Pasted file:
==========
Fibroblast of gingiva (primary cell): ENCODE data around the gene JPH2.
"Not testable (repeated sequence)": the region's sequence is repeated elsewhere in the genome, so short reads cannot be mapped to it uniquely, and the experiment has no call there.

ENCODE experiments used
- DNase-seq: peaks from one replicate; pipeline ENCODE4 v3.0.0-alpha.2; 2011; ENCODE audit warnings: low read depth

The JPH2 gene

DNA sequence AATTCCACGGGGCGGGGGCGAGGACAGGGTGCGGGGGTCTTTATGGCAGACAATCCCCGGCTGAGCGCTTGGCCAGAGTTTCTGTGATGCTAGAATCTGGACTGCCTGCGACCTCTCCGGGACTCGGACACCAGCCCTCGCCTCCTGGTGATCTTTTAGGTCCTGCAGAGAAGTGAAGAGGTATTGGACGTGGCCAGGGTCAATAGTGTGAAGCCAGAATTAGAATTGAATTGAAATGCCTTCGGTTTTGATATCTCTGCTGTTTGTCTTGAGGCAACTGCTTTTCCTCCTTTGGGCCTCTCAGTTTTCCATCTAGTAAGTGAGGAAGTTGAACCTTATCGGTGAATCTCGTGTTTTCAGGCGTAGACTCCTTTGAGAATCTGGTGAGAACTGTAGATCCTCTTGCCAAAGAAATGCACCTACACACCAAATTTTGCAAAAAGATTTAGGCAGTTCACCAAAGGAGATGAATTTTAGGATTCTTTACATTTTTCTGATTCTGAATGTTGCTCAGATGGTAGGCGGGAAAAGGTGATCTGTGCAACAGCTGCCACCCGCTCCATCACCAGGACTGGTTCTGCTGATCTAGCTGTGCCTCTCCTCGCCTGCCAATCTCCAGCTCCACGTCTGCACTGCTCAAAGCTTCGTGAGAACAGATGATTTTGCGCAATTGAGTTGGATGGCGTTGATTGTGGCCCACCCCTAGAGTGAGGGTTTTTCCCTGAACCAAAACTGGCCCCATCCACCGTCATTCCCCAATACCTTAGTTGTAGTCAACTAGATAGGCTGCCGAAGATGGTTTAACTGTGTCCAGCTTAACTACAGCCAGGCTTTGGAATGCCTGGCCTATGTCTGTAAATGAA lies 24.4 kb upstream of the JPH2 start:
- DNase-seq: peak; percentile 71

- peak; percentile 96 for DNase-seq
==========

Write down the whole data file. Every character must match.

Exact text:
Fibroblast of gingiva (primary cell): ENCODE data around the gene JPH2.
"Not testable (repeated sequence)": the region's sequence is repeated elsewhere in the genome, so short reads cannot be mapped to it uniquely, and the experiment has no call there.

ENCODE experiments used
- DNase-seq: peaks from one replicate; pipeline ENCODE4 v3.0.0-alpha.2; 2011; ENCODE audit warnings: low read depth

The JPH2 gene

DNA sequence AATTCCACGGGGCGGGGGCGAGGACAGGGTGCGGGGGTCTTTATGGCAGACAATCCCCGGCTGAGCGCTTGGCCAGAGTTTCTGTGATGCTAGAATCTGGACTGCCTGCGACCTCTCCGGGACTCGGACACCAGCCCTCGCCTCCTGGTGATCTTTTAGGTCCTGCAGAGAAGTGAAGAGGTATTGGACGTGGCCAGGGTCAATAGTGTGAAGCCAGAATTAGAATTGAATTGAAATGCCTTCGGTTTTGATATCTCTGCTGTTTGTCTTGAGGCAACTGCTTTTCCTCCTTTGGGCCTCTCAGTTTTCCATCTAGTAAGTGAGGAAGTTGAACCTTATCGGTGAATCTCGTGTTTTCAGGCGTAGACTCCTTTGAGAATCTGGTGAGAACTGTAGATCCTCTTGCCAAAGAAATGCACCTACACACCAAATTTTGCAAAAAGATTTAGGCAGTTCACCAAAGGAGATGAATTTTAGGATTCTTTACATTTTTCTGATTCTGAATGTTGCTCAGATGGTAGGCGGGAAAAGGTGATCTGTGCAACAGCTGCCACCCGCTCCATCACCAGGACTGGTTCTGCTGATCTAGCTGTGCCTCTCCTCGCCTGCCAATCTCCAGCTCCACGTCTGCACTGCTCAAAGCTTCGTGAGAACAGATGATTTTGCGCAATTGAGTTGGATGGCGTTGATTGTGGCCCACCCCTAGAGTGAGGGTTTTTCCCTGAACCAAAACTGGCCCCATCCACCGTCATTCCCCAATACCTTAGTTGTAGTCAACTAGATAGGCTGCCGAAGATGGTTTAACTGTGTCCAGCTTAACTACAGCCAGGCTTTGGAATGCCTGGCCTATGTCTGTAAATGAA lies 24.4 kb upstream of the JPH2 start:
- DNase-seq: peak; percentile 71

- peak; percentile 96 for DNase-seq